Home > Uncategorized > Client story – Adam (Crisis Services/Peer Support/Court Support)

AGood One of Adamdam is a family-oriented young man who enjoys outdoors activities, such as hunting, fishing, camping and ATVing. He is a supportive father to two children, a seven-year-old boy and a seventeen-month girl.

After a difficult childhood that led to feelings of depression and anxiety, he overcame his reluctance about mental health support and reached out to DMHS.

Here is his story.

Adam’s story

When I was young, my parent’s went through a hard divorce – one that lasted for about twelve years. I have a younger brother and a younger sister and during the divorce and even for years after, I found myself in the position of looking after them.

Alcohol has been an issue for both sides of my family and family troubles seemed to trigger in me depression, anxiety, low self-esteem and negative thoughts about myself. I’d always had these issues to some extent, but seeing my family struggle made them worse than ever. It was overwhelming.

In 2013, after a split with my partner, I called Durham Mental Health Services’ Crisis program. First I had a home visit, and then I stayed a couple of nights at the crisis beds. I was really nervous but I met people there who were going through similar things who I could communicate with and the crisis workers were always available and supportive. My experience there was great. I came out feeling that I was headed in a new direction and I found this was a resource I could depend on.

Pressures built up in my life, due to custody issues and other concerns. Six months ago, everything started getting really bad. Eventually I was arrested and got connected with DMHS Mental Health Court Support. At the exact same time, I had reached out to Crisis and was linked to their Peer Support Worker.

The day after I was released from custody, I had a mobile crisis visit. I was obviously very upset and shocked that it had come to this. It was nice to see the mobile workers, because they helped me realize, “OK, this is where you are, but it’s not the end.” Over the next while, I had lots of one-on-one meetings with the Crisis Program’s Peer Support, which really helped.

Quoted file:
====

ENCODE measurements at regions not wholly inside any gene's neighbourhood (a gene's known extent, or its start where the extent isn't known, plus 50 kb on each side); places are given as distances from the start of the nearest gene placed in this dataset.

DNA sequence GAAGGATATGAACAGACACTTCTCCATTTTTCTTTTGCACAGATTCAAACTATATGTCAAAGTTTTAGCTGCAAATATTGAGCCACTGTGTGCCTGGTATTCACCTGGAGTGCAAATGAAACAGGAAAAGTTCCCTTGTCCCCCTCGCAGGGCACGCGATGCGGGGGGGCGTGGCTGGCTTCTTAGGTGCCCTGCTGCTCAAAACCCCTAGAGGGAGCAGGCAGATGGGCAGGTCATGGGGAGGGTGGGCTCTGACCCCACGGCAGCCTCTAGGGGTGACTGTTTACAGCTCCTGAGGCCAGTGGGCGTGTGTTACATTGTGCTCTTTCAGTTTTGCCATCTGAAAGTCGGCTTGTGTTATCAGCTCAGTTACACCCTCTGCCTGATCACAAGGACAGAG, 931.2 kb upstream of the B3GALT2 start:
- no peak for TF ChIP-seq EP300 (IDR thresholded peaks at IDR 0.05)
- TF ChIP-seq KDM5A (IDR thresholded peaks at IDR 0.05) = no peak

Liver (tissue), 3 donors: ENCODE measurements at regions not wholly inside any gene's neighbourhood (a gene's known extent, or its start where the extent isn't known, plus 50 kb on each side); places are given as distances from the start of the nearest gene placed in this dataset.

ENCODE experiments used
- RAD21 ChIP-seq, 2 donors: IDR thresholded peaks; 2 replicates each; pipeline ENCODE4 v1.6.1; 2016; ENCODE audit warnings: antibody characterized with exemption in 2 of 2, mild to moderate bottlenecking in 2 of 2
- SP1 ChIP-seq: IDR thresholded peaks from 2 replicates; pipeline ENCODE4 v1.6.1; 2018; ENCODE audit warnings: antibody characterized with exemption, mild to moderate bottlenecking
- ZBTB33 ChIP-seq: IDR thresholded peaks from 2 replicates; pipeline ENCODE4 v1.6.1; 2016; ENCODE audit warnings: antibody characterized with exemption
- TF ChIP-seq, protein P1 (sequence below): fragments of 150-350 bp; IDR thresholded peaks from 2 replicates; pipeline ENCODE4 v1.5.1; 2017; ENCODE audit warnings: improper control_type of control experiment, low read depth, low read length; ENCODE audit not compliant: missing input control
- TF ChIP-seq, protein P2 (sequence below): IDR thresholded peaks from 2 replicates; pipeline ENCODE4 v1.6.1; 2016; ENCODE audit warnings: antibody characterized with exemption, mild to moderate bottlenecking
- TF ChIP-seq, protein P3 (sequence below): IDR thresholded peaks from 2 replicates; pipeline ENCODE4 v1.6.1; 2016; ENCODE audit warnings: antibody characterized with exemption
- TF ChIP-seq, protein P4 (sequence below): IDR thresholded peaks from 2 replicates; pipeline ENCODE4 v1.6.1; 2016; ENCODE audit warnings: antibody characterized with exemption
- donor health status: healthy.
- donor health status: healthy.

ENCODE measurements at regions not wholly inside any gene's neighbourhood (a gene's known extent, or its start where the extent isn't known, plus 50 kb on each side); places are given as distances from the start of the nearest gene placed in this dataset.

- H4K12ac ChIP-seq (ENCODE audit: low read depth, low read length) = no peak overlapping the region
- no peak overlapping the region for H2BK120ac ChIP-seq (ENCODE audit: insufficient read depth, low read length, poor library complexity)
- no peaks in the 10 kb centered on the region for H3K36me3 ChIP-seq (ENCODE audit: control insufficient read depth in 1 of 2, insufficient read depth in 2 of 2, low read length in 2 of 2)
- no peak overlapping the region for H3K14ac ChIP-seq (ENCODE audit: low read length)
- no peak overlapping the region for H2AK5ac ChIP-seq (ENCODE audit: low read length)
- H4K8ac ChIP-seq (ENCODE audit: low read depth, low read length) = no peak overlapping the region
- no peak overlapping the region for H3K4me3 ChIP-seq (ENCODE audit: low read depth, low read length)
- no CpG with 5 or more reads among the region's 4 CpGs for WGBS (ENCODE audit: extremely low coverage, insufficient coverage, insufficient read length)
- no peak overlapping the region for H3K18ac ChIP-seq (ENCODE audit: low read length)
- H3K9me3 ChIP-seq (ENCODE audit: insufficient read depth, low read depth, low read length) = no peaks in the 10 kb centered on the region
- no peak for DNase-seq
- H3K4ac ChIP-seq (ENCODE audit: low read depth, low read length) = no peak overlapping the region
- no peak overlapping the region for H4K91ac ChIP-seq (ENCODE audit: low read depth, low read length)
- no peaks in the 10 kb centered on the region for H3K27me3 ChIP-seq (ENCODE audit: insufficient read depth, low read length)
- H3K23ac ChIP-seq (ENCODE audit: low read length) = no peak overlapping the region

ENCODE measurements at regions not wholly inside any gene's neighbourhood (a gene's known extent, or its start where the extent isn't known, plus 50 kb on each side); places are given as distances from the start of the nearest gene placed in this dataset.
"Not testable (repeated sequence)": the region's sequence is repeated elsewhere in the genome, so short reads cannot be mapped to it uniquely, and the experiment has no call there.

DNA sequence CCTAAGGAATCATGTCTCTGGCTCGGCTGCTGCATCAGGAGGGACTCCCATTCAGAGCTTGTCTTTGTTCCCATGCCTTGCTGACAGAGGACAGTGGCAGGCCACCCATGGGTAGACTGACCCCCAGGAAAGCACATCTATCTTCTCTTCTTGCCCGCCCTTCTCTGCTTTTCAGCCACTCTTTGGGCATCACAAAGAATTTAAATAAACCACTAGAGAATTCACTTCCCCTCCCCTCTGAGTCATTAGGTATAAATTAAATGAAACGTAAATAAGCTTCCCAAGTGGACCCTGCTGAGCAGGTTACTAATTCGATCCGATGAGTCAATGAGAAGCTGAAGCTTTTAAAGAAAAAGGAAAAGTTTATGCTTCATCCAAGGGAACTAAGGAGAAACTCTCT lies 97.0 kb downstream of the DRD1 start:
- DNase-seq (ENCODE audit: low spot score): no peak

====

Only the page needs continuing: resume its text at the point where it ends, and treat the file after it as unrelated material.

DMHS has also linked me up with several wellness groups, including mindfulness, WRAP, and self-esteem. I look forward every week to the classes, because the staff who teach the class, the people in the class, I have a good time when I’m with them. My partner wanted to see what I was experiencing and joined a group with me, which has been a tremendous support. It’s strengthened our relationship. Just as examples, I’ve learned to challenge unhealthy self-talk and I have a detailed plan for preventing or managing crises.

I realize I’m on a journey and I’m cool with that. If I need to take groups 50 times, as long as DMHS will let me, I will and I understand that it’s making my healthy habits a day-to-day part of my life, for me, for my partner and for my children.

I haven’t met a worker at DMHS whom I haven’t felt connection with right away. You’re never judged, they help you come up with ideas and strategies for healthy living. I was once on the fence about connecting to mental health services – I was embarrassed and I didn’t know what to expect. By giving it a shot, I realized, you spend all this time wondering “What will people think of me?” when what’s it’s really about is building relationships, learning new skills and putting your health first. I really cherish the connections I’ve made through DMHS and want to thank each staff.

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